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Traveller's thrombosis

Traveller's thrombosis:

Traveller's thrombosis is the occurrence of deep vein thrombosis in travellers..
The term economy class syndrome has also been used to describe this.

Traveller's Thrombosis is most commonly reported in people who have travelled long distances by aircraft and who are already at an increased risk of thrombosis. A deep venous thrombosis can lead to the fatal complication of pulmonary embolism. Although all these diseases had been recognised for a long time, the possibility of litigation against airline companies brought them into the limelight when this syndrome was reported.
The mechanism for thrombosis in travellers is probably due to a combination of immobilisation, dehydration and underlying risk factors. Additional environmental factors during air travel may also play a role. Although the problem has been specifically related to air travel, it would appear that the problem is linked to immobility and that all travellers, including travellers by bus, train and car, are equally at risk.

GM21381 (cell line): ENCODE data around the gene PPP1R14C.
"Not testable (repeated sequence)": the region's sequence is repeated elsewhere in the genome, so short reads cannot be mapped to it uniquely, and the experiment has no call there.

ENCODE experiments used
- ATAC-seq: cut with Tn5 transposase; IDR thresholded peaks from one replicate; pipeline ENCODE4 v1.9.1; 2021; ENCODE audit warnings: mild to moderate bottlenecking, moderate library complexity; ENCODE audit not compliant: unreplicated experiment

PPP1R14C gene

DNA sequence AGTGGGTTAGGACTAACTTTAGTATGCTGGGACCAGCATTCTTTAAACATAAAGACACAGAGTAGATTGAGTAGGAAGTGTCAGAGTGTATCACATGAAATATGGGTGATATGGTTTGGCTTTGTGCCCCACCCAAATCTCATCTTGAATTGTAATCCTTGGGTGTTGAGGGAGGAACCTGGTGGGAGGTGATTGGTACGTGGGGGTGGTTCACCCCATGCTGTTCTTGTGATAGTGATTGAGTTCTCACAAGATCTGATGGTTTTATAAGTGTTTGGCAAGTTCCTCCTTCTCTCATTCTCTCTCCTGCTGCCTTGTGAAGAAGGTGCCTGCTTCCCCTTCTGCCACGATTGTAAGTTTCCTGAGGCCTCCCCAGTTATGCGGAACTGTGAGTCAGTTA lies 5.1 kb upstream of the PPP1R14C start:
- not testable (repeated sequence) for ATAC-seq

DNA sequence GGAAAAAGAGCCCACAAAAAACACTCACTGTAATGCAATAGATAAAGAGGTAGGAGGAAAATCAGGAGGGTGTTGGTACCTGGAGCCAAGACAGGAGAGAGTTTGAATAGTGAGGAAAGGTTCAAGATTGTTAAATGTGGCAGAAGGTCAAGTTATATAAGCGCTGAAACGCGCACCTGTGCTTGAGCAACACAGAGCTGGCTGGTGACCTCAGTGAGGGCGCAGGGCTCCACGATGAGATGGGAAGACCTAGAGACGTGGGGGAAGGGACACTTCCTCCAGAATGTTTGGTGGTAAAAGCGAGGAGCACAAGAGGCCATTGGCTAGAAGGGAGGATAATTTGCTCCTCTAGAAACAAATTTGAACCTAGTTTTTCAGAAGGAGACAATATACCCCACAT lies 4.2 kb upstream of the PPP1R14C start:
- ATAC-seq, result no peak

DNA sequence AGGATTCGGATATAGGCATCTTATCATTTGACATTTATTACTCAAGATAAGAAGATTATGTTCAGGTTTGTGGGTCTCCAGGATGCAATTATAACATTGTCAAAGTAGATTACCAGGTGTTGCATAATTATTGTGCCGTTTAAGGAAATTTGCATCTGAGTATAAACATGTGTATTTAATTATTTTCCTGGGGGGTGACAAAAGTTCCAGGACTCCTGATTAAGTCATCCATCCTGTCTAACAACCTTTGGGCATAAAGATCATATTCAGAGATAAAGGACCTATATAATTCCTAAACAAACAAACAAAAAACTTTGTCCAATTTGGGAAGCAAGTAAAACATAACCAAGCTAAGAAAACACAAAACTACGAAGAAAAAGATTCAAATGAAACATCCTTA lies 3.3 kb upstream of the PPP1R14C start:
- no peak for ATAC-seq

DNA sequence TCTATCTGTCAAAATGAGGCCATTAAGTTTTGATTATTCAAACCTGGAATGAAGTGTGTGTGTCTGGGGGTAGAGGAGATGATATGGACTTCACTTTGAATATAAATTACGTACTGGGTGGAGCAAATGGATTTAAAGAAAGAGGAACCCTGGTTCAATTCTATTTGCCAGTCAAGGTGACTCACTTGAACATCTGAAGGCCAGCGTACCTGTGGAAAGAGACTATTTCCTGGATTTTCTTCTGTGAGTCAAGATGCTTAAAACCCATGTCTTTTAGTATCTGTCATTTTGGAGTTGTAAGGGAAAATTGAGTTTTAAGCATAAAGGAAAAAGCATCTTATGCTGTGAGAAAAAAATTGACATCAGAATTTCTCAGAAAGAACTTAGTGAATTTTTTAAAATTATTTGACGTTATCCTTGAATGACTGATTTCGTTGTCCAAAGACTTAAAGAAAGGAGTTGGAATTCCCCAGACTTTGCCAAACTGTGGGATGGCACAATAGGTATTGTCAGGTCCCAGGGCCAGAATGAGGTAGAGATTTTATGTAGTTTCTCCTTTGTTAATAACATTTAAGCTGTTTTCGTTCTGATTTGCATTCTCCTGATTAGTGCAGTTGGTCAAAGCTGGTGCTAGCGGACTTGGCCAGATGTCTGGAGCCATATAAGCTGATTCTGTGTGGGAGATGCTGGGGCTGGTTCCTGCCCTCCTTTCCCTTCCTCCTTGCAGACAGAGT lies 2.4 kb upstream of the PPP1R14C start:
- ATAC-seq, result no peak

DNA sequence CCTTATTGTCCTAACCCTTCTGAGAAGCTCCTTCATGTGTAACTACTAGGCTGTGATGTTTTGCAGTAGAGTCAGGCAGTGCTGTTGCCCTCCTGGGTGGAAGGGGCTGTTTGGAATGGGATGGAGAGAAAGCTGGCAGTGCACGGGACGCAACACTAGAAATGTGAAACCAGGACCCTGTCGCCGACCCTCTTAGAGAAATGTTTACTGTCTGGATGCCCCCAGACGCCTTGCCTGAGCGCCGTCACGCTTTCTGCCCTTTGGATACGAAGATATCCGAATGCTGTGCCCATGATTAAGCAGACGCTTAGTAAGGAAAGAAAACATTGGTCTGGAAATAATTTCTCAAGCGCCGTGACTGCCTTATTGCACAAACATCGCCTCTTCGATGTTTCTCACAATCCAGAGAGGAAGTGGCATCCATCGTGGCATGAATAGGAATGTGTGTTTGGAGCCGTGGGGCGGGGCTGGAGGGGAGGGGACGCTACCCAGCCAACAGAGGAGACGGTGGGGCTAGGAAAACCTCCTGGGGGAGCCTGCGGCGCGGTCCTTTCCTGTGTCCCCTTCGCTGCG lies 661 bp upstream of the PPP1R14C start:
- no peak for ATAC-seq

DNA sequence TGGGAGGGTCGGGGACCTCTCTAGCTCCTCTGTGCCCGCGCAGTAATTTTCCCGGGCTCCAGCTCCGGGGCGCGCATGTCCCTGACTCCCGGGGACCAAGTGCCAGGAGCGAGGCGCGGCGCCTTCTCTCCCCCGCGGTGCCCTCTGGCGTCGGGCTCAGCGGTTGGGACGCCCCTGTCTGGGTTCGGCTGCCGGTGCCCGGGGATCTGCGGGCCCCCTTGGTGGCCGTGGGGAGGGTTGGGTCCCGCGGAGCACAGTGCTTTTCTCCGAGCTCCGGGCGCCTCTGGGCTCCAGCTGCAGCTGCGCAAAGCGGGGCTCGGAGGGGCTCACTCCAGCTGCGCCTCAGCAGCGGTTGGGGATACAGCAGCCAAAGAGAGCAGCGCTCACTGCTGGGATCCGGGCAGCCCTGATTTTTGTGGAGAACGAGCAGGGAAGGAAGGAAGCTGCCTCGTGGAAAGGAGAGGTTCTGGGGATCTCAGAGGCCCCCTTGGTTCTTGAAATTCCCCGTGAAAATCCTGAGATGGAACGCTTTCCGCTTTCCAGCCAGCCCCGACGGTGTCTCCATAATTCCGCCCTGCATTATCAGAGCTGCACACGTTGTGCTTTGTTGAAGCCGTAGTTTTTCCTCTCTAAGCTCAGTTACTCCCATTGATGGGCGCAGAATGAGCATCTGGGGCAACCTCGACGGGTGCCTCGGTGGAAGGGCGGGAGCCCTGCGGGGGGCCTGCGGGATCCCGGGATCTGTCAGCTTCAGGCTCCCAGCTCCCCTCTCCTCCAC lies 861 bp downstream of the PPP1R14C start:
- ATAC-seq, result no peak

Patients with diseases that predispose them to thrombosis, such as antiphospholipid syndrome or cancer, are at a much greater risk. The highest risk groups include the elderly, those suffering serious medical conditions such as cancer, those with recent orthopedic surgery (legs or knees) and pregnant women. Some researchers believe that endurance-type athletes are a high risk group.


The minimum prophylactic recommendation is adequate hydration and mobilisation
Recommendations for prophylaxis of travellers' thrombosis are theoretically-based rather than supported by epidemiological evidence. However, it is recommended that all travellers carry out frequent lower leg exercises, maintain adequate hydration, minimise alcohol intake and avoid sedative medicines.


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